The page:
Maui and the Big Island may be the only two Hawaiian islands where commercial winegrape growing is feasible, since both have many more higher-elevation sites that are not nearly as hot or humid as the coastal areas. Tedeschi Vineyards is located at an elevation of around 2,000 feet on the slopes of Haleakalā, the huge dormant volcano that dominates the eastern half of Maui. Volcano Winery is situated at about a 4,000-foot elevation, upslope from the active Kīlauea volcano. One significant problem with growing grapes in a tropical climate is that there are few areas where it will get cold enough for the vines to have a true dormant phase, so budbreak can be unpredictable and difficult to manage. Certain cultivars have proven to be better-suited to Hawai’i, with Symphony and Carnelian being among the ones that are noted to be more successful. No doubt different viticultural practices are needed for success in the vineyard, although I did not have a chance to discuss this during my winery visits.

Wednesday - April 6, 2011

Tedeschi Vineyards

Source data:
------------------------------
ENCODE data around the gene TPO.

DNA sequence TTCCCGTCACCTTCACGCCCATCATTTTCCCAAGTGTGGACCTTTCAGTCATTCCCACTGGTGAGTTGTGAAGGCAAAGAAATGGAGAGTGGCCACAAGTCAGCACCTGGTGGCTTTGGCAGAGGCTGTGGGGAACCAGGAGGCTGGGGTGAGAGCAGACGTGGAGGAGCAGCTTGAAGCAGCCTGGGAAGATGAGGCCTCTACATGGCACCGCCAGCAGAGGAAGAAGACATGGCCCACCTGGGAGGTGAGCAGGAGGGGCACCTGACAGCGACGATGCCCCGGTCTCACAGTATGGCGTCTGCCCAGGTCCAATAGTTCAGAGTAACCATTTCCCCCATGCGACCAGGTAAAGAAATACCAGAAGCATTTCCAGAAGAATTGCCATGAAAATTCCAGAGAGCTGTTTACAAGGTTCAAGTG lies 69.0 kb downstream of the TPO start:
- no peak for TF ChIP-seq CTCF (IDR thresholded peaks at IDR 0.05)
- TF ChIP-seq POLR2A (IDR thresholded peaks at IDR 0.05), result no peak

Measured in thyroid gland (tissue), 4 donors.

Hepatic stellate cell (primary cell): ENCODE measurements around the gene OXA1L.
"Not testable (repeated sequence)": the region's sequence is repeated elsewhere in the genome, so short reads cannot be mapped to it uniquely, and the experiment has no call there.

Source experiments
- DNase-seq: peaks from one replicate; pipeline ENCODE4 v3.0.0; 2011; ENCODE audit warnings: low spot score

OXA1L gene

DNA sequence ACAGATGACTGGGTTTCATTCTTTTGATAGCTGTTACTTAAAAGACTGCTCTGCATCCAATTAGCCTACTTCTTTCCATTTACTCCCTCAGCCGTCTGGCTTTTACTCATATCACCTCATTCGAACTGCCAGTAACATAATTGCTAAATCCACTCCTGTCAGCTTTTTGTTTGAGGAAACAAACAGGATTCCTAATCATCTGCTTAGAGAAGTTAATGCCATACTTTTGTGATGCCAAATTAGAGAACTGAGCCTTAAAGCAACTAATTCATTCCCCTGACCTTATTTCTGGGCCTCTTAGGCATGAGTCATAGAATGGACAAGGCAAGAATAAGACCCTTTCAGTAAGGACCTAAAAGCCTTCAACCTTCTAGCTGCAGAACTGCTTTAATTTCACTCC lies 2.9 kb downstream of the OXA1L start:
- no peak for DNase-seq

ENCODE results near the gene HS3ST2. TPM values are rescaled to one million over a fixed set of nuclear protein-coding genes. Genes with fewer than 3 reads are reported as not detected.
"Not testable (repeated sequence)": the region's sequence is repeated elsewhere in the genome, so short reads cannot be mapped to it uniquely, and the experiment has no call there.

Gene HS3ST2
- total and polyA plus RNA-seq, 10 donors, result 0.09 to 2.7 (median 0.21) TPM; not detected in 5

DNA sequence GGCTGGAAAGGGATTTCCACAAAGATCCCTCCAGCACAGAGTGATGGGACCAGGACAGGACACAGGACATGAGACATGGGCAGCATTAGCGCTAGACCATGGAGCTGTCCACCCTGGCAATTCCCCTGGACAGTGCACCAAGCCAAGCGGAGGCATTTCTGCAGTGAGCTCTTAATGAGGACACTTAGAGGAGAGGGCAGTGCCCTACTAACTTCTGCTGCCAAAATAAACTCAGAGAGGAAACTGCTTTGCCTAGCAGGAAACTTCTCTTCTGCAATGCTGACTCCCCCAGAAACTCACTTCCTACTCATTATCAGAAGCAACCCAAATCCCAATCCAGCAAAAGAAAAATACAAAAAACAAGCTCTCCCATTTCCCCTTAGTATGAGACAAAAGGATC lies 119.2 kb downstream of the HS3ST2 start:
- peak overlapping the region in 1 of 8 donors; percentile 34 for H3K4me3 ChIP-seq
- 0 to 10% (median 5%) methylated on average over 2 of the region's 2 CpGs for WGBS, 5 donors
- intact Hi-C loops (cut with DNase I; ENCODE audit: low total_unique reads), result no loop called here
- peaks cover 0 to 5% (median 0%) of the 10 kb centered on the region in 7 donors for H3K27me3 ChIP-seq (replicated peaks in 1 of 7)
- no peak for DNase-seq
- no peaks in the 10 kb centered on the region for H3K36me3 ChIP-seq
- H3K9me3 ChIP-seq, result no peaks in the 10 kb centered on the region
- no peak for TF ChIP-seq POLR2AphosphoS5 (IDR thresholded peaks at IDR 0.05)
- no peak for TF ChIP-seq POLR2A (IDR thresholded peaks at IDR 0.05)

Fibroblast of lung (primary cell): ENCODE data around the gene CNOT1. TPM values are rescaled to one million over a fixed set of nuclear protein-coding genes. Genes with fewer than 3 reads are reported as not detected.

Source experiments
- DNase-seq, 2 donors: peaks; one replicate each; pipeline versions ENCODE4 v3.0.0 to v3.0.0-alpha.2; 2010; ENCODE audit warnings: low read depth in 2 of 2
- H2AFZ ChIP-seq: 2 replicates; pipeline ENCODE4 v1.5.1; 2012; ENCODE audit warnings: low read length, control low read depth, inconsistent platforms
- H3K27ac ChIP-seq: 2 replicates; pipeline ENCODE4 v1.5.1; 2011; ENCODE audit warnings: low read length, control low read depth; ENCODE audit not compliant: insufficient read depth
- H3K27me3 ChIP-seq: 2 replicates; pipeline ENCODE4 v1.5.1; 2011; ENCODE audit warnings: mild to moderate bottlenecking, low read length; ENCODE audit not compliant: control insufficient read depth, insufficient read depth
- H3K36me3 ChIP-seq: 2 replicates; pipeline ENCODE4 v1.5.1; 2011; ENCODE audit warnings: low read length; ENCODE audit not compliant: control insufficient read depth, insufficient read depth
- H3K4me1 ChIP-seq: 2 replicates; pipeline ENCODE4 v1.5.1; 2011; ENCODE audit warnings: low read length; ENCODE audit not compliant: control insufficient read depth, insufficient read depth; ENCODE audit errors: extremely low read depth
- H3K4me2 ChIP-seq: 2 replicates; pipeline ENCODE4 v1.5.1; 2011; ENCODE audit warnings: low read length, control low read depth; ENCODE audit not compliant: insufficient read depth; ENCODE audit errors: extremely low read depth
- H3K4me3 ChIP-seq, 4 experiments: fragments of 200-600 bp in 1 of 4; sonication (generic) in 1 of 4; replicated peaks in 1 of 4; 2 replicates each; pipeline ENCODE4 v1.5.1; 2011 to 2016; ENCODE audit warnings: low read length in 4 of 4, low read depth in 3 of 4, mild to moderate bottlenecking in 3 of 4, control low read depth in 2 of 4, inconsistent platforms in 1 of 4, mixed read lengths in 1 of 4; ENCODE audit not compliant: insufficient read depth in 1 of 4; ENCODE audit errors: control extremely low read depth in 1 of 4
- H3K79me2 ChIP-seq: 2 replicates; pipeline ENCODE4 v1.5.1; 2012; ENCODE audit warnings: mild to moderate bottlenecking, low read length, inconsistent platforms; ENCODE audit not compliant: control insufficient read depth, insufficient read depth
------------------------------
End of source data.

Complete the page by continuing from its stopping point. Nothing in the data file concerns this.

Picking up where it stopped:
On my first day after flying from San Francisco to Maui, I decided to make the long, tortuous drive along the Hana Highway. The scenery is beautiful, with lush vegetation and lots of waterfalls, but after finally arriving in the Hana area and enjoying the sights there and in nearby ‘Ohe’o Gulch, I was not looking forward to driving back the same way. Fortunately, the road that loops around the south side of eastern Maui was open again – it had been closed for repairs on my two previous visits to Maui. It’s a different type of scenery here, in the rain shadow of Haleakalā, but it has its own stark beauty. After driving through this sparsely-populated part of the island and then climbing up the slopes of the mountain to “Upcountry” Maui, the first real sign of civilization is ‘Ulupalakua Ranch. There, just across from the Ranch Store, is the tasting room of Tedeschi Vineyards.